“The critiquing gene”

Allow me the point of personal privilege to note an AVFL first: my father posted this wonderful comment in the unChristlike thread. As regular readers know, I try to keep the focus here on ideas and issues and themes rather than on me personally, and by and large I think this approach works. But one downside is that I don’t often get, have, or take time to note that, for instance, one of the deeper roots of my bloggerly self runs way back into childhood and my parents’ insistence that we (my brother and I) stand on our own two feet in the world.

In the experiencing of it, I often thought this an insupportable hardship (I probably wasn’t the only kid who had what amounted to a small but established lawn care bidness by the age of 14 or 15 and who bought his own school clothes and supplies, but if often seemed that way). As an adult these early lessons in independence and self-sufficiency have paid off a million times a million. Less than the power to think and speak for oneself - though of no small importance - it’s the courage to do so that I find among the most valuable legacies here (that, and knowing how to manage money, more or less). For my parents’ part, I imagine they have surely scratched their heads more than a few times, chagrined (perhaps) by my application of the life-lessons they instilled in me. Certainly, I have not always lived up to what they would have hoped or wanted for me, I know.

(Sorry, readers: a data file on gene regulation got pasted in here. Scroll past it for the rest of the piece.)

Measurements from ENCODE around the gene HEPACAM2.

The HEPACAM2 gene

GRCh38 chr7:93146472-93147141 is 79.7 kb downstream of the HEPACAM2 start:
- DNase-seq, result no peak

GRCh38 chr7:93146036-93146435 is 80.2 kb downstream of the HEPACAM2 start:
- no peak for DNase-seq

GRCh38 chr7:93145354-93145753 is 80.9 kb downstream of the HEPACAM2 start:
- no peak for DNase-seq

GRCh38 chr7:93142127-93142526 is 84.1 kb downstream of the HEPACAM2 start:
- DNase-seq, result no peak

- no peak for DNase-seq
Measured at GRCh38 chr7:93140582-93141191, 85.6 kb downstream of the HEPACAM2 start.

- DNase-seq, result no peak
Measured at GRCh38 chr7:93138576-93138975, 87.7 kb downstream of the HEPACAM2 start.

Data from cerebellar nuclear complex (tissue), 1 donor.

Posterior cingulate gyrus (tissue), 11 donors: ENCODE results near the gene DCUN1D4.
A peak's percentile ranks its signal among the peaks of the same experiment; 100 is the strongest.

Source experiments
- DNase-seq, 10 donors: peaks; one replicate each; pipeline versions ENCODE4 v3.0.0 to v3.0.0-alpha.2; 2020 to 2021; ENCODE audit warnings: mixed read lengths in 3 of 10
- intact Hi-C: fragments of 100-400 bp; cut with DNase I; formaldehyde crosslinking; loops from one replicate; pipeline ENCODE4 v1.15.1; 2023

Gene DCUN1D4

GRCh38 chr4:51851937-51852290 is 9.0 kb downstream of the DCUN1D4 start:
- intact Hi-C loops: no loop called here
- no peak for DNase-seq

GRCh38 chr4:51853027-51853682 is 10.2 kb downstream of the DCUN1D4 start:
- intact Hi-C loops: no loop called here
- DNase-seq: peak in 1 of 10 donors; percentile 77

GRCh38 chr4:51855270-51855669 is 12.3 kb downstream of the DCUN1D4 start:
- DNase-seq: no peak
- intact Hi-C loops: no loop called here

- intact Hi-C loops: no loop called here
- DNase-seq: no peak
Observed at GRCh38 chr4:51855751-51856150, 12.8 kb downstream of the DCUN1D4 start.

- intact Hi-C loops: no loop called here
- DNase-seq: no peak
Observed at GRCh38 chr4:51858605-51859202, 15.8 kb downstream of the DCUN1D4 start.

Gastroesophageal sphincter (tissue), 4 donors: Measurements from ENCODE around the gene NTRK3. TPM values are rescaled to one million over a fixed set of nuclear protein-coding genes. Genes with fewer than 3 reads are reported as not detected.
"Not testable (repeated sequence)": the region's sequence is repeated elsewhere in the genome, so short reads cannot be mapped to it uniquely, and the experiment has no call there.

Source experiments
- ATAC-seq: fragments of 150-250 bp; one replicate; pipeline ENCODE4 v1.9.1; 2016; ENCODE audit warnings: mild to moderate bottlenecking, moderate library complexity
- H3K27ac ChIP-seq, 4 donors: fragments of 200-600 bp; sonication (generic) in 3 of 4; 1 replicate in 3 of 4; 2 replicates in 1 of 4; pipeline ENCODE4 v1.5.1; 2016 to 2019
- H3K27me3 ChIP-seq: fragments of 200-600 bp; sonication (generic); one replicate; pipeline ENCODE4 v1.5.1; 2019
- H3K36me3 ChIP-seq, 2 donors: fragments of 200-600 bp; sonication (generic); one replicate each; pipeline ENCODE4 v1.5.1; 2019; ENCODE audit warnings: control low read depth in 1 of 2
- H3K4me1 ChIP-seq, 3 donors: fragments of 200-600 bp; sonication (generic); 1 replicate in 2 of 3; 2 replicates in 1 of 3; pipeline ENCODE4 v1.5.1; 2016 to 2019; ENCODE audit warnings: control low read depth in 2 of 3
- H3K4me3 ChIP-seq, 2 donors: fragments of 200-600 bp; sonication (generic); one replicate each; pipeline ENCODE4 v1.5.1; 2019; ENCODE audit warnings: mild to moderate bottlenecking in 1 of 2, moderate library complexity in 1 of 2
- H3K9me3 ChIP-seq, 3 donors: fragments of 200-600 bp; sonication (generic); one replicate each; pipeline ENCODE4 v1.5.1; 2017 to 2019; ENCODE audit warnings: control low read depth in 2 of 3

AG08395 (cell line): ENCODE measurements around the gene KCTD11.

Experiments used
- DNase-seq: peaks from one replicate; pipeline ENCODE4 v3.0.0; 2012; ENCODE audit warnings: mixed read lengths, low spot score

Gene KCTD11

My father and I, particularly, look at the world through sometimes radically different lenses, and often those different lines of sight have made it hard for us to see or find common ground. The old man enjoys surprising me, though, keeping me on my toes (this was another of his life-lessons: be on guard for the encroachment of complacency). And so it’s deeply gratifying to discover he’s an AVFL reader all the way from South Iron Country - and now, a commenter, too. Thanks, Dad.

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Comments

  1. Rhonda Berry wrote:

    With 5 kids, we had to teach our kids that they need to be self-sufficient as well. It was actually the way of the world way back when.
    We also taught them that it was okay to think differently than us but they had better believe it as deeply as we believe in our side and they had better be able to defend it as well.

    Bravo to your parents

  2. Sandy wrote:

    Doug, I applaud you

  3. Dean Adkins wrote:

    Critiquing Gene… any relation to Gene Gene the Dancing Machine from The Gong Show?

  4. Ubu wrote:

    It’s refreshing to know that some parents were able to instill in their children the simple fact that critical thinking does not equal judging.

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